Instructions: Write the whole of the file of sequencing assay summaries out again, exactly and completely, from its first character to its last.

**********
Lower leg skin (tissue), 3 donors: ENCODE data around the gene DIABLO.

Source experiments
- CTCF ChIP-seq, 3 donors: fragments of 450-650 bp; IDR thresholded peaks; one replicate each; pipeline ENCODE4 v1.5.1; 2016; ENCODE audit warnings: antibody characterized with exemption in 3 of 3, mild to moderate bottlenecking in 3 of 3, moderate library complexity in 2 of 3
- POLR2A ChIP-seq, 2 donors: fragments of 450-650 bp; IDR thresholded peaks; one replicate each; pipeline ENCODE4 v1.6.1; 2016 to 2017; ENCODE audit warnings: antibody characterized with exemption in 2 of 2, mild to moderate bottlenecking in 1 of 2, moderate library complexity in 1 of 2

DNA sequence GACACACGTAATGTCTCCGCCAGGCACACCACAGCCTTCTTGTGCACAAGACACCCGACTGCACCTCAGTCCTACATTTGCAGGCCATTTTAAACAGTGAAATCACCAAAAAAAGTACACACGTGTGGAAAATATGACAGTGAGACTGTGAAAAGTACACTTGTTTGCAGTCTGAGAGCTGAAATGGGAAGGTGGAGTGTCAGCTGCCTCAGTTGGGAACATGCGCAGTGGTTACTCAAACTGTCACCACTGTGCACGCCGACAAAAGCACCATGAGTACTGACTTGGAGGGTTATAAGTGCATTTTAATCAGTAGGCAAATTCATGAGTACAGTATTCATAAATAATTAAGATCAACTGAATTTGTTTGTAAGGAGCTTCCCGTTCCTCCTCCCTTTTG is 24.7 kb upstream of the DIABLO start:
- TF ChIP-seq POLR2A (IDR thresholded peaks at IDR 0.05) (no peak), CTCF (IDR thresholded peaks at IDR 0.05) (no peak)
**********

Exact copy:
Lower leg skin (tissue), 3 donors: ENCODE data around the gene DIABLO.

Source experiments
- CTCF ChIP-seq, 3 donors: fragments of 450-650 bp; IDR thresholded peaks; one replicate each; pipeline ENCODE4 v1.5.1; 2016; ENCODE audit warnings: antibody characterized with exemption in 3 of 3, mild to moderate bottlenecking in 3 of 3, moderate library complexity in 2 of 3
- POLR2A ChIP-seq, 2 donors: fragments of 450-650 bp; IDR thresholded peaks; one replicate each; pipeline ENCODE4 v1.6.1; 2016 to 2017; ENCODE audit warnings: antibody characterized with exemption in 2 of 2, mild to moderate bottlenecking in 1 of 2, moderate library complexity in 1 of 2

DNA sequence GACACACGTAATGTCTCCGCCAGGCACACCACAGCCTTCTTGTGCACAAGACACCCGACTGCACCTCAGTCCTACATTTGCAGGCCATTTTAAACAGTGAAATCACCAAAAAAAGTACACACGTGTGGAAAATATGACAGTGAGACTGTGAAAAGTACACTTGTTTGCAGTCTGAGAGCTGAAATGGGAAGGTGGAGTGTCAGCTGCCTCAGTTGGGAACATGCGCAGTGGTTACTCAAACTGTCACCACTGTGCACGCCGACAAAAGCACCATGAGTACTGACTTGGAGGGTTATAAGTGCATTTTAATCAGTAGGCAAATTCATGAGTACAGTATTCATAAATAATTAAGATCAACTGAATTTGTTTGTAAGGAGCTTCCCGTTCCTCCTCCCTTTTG is 24.7 kb upstream of the DIABLO start:
- TF ChIP-seq POLR2A (IDR thresholded peaks at IDR 0.05) (no peak), CTCF (IDR thresholded peaks at IDR 0.05) (no peak)